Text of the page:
DevOps Market Seen Tripling For Software Companies
Wall Street analysts are bullish on the DevOps opportunity. In a recent report, Cowen & Co. estimated the DevOps market will triple to $24 billion by 2023 from $7.9 billion last year.
Cowen analyst J. Derrick Wood says DevOps helps companies speed up software deployment by automating highly manual processes.
“DevOps methodologies introduce a radically different way to build, update and deploy software,” Wood said in a report to clients. “The most digital-leaning companies today leverage DevOps to make hundreds of updates per day, a dramatic change from the common quarterly release cycles.”
Morgan Stanley projects a $50 billion market for DevOps and related services by 2022.
Morgan Stanley analyst Sanjit Singh sees DevOps as a “seamless collaboration between development and IT teams and end-to-end automation of the software delivery pipeline.”
“Traditional approaches to software development and the tools that support it are too rigid and time-consuming for the current digital era,” he added.
DevOps Vulnerability Concerns
There is a concern, however, that by developing software quickly, there could be some vulnerability.
“With DevOps, the developers are responsible for building applications and deploying them quickly on the cloud,” William Blair analyst Jonathan Ho told IBD. “That opens the apps up to more potential breaches.”
But Ho says that points to an opportunity for cybersecurity firms such as CyberArk Software ( CYBR) in DevOps.
Market research firm Gartner estimates that 80% of IT organizations will adopt DevOps initiatives by 2021. That’s up from 41% in 2017. “DevOps is not a single tool; it’s a cultural change,” Gartner analyst Laurie Wurster told IBD.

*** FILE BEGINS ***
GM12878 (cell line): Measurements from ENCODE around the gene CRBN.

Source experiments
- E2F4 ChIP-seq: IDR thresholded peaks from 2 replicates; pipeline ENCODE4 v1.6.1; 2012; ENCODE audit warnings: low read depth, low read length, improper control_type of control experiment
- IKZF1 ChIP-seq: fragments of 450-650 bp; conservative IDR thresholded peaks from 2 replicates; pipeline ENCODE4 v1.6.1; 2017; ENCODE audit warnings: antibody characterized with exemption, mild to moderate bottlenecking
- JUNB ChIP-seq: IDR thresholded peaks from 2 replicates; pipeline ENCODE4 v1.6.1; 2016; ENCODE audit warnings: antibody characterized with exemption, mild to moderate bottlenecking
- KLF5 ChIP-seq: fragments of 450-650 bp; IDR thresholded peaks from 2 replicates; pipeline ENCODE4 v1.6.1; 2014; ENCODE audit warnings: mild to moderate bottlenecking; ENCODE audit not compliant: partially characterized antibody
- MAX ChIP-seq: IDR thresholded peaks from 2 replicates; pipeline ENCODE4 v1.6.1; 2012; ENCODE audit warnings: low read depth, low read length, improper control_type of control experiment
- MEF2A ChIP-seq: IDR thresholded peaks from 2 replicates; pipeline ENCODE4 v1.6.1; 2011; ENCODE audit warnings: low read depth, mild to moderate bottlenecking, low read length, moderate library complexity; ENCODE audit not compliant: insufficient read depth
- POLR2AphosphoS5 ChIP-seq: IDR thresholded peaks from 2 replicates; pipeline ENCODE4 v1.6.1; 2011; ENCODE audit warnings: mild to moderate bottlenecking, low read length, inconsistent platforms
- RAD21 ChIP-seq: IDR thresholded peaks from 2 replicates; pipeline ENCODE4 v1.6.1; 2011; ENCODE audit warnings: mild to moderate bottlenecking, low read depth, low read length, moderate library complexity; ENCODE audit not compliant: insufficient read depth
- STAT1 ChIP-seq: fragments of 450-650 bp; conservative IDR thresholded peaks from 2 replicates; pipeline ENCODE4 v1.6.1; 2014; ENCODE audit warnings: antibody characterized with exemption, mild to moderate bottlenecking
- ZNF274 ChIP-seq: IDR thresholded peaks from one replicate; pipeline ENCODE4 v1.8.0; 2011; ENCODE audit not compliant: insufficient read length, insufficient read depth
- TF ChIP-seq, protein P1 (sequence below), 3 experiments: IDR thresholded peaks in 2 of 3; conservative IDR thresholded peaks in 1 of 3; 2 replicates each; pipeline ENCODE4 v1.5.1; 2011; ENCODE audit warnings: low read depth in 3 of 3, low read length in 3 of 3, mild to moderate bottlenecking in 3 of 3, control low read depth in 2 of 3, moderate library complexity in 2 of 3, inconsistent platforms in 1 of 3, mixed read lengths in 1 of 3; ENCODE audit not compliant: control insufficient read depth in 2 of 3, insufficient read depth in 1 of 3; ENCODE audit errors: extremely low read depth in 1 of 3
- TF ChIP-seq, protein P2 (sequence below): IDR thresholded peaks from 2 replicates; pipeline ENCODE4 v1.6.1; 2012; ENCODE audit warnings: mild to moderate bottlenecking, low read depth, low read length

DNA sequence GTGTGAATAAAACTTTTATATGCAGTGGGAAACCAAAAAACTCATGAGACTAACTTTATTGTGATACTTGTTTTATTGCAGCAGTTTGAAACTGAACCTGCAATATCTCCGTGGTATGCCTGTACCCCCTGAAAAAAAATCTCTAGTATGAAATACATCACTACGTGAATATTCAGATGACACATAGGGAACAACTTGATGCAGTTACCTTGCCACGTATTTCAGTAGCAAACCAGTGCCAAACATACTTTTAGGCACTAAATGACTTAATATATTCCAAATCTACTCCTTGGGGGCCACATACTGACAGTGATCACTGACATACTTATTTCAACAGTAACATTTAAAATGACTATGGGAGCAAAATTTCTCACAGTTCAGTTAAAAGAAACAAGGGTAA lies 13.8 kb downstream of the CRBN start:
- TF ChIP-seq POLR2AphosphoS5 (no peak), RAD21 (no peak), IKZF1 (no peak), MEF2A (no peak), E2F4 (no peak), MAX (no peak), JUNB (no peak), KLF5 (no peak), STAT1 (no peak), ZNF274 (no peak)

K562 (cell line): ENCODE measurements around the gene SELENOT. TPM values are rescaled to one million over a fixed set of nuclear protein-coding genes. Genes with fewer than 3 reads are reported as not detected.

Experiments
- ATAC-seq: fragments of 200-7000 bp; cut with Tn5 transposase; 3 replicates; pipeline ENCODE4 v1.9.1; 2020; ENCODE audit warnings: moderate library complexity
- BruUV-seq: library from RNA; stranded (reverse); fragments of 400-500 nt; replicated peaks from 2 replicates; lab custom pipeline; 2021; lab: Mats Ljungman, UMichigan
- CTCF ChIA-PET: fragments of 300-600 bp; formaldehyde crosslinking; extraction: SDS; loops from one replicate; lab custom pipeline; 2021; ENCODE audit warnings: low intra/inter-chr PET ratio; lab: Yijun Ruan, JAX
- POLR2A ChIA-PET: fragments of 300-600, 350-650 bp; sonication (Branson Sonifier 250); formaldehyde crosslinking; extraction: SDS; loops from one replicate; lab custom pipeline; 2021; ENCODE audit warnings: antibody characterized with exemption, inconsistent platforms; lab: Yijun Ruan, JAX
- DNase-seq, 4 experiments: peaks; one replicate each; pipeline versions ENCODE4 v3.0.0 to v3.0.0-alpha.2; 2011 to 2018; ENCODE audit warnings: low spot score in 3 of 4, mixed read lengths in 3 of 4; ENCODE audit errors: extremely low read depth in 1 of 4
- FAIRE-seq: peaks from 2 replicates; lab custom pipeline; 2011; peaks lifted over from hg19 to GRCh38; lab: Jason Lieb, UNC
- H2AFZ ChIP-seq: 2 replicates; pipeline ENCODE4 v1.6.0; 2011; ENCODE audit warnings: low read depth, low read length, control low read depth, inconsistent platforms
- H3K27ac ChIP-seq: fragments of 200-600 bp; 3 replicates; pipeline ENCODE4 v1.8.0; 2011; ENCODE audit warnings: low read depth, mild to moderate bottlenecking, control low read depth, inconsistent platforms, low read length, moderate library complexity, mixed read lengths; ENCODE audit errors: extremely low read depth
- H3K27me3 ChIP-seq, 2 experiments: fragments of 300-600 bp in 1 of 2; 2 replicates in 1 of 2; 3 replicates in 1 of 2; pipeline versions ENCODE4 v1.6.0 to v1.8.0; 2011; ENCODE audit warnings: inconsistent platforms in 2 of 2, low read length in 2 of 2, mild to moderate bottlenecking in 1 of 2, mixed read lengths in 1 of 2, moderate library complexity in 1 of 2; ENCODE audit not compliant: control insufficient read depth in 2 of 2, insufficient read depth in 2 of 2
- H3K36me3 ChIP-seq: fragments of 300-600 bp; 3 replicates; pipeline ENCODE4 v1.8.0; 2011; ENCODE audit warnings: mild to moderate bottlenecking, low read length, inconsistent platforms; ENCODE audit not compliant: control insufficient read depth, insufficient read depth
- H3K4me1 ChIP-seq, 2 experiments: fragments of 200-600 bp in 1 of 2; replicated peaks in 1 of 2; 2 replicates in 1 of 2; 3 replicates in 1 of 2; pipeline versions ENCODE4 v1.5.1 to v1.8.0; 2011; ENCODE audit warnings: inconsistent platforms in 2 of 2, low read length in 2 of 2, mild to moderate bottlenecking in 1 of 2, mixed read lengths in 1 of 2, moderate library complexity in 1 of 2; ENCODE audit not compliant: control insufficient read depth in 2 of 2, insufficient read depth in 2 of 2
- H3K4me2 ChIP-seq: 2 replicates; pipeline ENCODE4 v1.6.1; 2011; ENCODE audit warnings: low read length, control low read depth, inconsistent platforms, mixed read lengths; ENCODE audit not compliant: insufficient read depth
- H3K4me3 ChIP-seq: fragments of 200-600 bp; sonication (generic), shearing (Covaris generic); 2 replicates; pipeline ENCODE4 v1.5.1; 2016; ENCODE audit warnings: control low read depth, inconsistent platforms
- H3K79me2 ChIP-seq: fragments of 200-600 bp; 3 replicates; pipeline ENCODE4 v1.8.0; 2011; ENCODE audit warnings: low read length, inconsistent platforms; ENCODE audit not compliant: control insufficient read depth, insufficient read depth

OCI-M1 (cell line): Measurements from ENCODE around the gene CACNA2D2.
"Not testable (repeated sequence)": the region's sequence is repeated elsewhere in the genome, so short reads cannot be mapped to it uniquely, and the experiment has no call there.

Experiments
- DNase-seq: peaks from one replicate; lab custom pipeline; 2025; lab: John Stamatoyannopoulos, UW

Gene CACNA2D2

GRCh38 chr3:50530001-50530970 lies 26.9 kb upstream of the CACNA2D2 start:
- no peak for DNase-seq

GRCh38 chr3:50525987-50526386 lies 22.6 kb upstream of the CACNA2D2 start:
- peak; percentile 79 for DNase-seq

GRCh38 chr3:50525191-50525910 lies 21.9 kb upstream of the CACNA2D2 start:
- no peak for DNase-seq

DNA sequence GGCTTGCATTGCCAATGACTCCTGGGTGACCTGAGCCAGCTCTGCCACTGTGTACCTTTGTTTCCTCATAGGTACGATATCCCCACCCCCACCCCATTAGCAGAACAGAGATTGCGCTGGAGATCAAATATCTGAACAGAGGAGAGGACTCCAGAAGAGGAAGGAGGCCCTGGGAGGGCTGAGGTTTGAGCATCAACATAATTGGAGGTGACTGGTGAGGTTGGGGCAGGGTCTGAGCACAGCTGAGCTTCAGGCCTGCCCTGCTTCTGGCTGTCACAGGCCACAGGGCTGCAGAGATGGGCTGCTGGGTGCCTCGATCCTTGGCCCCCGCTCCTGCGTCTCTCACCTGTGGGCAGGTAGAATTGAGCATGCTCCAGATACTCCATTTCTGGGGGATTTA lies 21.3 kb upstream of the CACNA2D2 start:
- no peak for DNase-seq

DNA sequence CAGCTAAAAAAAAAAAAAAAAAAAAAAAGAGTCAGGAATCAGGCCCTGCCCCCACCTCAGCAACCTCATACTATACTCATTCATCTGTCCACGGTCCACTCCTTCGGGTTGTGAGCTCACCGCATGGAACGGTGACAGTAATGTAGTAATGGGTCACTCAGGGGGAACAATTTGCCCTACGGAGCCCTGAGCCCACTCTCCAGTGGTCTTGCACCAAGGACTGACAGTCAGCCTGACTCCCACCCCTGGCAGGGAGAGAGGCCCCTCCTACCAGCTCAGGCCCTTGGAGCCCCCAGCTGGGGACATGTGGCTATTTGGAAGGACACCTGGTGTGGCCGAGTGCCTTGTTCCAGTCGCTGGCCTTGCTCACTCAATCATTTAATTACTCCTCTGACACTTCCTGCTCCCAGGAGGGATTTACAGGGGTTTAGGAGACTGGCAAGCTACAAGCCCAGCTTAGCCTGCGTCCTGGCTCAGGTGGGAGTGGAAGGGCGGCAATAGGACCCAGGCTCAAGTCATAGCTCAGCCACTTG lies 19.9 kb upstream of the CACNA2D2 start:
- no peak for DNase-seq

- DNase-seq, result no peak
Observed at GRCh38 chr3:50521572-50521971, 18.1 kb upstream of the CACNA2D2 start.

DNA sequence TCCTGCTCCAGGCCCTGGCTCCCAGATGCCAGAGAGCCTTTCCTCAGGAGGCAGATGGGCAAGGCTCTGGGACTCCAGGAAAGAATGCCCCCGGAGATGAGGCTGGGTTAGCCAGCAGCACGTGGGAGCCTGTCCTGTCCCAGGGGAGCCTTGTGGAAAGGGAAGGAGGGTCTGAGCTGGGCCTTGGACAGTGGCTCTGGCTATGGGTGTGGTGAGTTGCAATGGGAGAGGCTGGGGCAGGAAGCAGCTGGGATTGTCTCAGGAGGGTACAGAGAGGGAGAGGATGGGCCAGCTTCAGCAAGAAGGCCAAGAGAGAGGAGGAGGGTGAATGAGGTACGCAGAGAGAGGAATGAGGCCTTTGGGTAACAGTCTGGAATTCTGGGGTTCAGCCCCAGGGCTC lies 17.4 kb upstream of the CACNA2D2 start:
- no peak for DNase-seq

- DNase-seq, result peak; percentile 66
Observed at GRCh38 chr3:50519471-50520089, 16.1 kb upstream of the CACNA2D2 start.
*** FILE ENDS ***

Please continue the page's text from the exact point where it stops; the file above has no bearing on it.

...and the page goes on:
The Cowen report says Atlassian, New Relic, and Splunk are among the best-positioned DevOps providers. Atlassian sells project-management and collaborative software for software developers and IT department.
Splunk provides software that helps organizations correlate, analyze, and monitor data in real time. New Relic’s cloud-based tools enable organizations to collect and analyze massive amounts of software data.
No One-Stop Shop
Analysts say no company provides a complete range of DevOps tools. No company can span code building, testing, deployment in live environments and application monitoring. That may be changing, though.
“There is no doubt that competition is increasing in the DevOps suite broadly,” Baird analyst Rob Oliver said in a note.
Furthermore, there’s speculation Cisco could broaden its DevOps by acquiring HashiCorp. Cisco already owns AppDynamics, which provides cloud-based tools that measure and analyze the performance of business critical applications.
Cowen describes HashiCorp as “a rapidly emerging infrastructure vendor.” It can manage “elastic infrastructure for next-gen applications,” Cowen said. Tools include multicloud provisioning, resource scheduling and identity management.
Follow Reinhardt Krause on Twitter @reinhardtk_tech.